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TJC to present one-woman play, 'O'Keeffe!'

TYLER, January 13, 2014-- Theatre TJC will host a one-woman show based on the life of artist Georgia O’Keeffe.

Written by Lucinda McDermott, “O’Keeffe!” stars Dallas-based actress Carolyn Wickwire. Presented by Tyler Junior College in partnership with Flower and Bone Productions, the show is under the direction of Ouida White.

Performances will be 7:30 p.m. Friday and Saturday, Jan. 17 and 18, and 2 p.m. Sunday in Jean Browne Theatre, located in Wise Cultural Arts on the TJC campus. Tickets are $15 for adults, $10 for seniors, and $5 for students. For reservations, please contact Lara Smith, chair of the TJC speech and theater department, at lsmi@tjc.edu. The box office will open one hour before each performance.

According to the artist, “How, where, when I was born is unimportant and dull, dull, dull. It is the choices I made and how I made them that should be of interest.”

Two forces shaped Georgia O’Keeffe as an artist and a woman: her passionate quest to find and express her artistic voice, and her tumultuous love affair and marriage to the revolutionary photographer and champion of the Modern Art Movement, Alfred Stieglitz.

In the play, Georgia – witty, irreverent and decades ahead of her time – shares revealing scenes from her challenging life as she struggles to maintain her independence in the early decades of the 20th Century.

She studied art but, feeling stymied by traditional methods and forced to earn her living, she quit painting for several years. When she began to paint again, a friend sent some of her drawings to photographer and art dealer Alfred Stieglitz.

Overwhelmed by her work, Stieglitz exclaimed, “At last, a woman on paper!” When he exhibited her drawings without her permission, she demanded that he take them down. He refused. She relented. Thus began the pairing of Stieglitz and O’Keeffe.

In 1923, Stieglitz held a major exhibit of O’Keeffe’s work at the Anderson Galleries. In 1924, Stieglitz divorced his wife of 31 years and married O’Keeffe. That year, she painted the flower series for which she became famous.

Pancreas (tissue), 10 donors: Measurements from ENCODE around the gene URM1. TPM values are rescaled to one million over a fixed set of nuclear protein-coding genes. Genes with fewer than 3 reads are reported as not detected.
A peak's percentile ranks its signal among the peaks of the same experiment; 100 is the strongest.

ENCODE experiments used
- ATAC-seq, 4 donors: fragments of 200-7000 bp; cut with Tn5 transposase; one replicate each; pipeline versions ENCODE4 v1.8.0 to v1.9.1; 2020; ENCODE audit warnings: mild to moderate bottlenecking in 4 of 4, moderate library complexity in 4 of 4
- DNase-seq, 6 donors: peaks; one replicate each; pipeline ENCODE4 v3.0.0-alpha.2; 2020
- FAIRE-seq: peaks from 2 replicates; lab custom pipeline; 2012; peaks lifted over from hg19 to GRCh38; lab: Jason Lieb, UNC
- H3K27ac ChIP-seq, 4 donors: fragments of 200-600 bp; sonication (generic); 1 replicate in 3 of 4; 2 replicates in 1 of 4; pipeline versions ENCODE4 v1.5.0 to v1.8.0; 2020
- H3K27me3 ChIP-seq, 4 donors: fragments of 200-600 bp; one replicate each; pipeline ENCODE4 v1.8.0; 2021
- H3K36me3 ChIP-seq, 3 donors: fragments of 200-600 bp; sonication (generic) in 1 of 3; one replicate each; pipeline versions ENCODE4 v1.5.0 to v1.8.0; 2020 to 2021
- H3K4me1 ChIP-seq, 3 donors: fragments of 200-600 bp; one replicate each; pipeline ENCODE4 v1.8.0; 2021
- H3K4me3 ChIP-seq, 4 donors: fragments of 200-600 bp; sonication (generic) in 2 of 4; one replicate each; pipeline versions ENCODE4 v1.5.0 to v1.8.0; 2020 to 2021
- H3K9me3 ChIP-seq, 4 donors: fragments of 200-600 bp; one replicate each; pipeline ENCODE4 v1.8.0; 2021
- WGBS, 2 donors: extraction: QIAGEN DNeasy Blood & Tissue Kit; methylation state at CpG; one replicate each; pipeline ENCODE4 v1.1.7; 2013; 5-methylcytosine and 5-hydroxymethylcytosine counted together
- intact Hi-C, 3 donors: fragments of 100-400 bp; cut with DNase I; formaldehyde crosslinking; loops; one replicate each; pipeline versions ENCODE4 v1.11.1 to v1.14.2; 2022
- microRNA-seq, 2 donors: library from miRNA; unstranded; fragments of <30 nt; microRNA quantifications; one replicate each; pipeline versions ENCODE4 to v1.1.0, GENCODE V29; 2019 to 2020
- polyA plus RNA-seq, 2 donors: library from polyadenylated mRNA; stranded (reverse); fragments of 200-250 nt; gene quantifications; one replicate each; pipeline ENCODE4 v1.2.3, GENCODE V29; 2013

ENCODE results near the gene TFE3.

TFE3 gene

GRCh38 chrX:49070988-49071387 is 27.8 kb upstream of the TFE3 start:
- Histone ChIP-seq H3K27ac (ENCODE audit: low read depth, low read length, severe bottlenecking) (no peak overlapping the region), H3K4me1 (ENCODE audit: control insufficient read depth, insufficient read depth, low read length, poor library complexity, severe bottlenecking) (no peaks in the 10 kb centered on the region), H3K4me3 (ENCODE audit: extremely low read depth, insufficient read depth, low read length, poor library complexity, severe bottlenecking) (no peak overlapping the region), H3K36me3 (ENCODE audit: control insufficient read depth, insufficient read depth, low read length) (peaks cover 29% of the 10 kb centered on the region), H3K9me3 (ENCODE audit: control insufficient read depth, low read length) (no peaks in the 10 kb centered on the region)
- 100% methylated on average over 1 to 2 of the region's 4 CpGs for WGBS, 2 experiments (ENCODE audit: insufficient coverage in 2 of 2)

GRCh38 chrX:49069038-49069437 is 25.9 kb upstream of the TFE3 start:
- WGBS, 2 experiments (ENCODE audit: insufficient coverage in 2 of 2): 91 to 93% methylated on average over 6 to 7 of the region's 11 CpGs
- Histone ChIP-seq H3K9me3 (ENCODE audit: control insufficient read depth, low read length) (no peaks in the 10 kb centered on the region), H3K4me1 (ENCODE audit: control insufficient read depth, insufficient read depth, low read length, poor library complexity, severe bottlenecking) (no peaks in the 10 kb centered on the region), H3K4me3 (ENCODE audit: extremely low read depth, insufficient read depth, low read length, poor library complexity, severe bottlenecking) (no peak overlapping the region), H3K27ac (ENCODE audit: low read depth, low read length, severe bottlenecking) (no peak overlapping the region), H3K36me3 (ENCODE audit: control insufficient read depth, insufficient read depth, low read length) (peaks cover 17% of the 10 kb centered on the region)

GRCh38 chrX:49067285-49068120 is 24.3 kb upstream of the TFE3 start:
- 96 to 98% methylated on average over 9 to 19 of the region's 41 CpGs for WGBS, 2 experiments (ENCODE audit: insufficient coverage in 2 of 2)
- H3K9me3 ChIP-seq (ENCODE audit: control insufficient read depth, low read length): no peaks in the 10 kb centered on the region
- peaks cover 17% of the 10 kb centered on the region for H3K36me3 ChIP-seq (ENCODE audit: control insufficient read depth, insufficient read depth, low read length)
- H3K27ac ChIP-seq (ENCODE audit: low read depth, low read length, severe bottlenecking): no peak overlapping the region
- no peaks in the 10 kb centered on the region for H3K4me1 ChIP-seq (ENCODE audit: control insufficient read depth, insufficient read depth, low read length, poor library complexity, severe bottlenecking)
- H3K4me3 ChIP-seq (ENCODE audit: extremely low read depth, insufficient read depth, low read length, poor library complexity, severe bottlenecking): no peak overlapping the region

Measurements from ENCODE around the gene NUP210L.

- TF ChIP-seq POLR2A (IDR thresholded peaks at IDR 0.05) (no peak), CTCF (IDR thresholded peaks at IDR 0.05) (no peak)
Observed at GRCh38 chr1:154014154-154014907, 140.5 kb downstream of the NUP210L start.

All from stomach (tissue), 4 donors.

Years later, suffocated by her husband’s large and demanding family, she traveled to New Mexico and found a spiritual and artistic home. She returned to New York every summer until 1946, when Stieglitz died. Only then did she move from New York and permanently reside in New Mexico. She died March 6, 1986, at the age of 98. Her body was cremated and her ashes were scattered over her beloved “faraway.”

Based in Dallas, Carolyn Wickwire is an actor who works in theatre, film, and television. She has earned awards for her work in “Beauty Queen of Leenane” at Quad C Theatre and in “The Women” at Contemporary Theatre of Dallas. She was acclaimed for her recent performance in “Superior Donuts” at Theatre Too. Some of her recent plays include “The Grapes of Wrath” at WaterTower Theatre, “Equus” at Uptown Players, “The Royal Family” at Theatre Three, and the world premiere of “The Blue Moon Dancing” at Contemporary Theatre of Dallas. Her most recent film role was in “Phobia.” She also had a recurring role in the TV drama “Prison Break” and appeared in the USA Network drama, “In Plain Sight.”

Wickwire began her professional acting career after the age of 50 and quickly became established on the local acting scene. In 2008, while making her first foray into regional theater in Tennessee, she met Dennis West, who became her husband as well as her producing partner in this venture.

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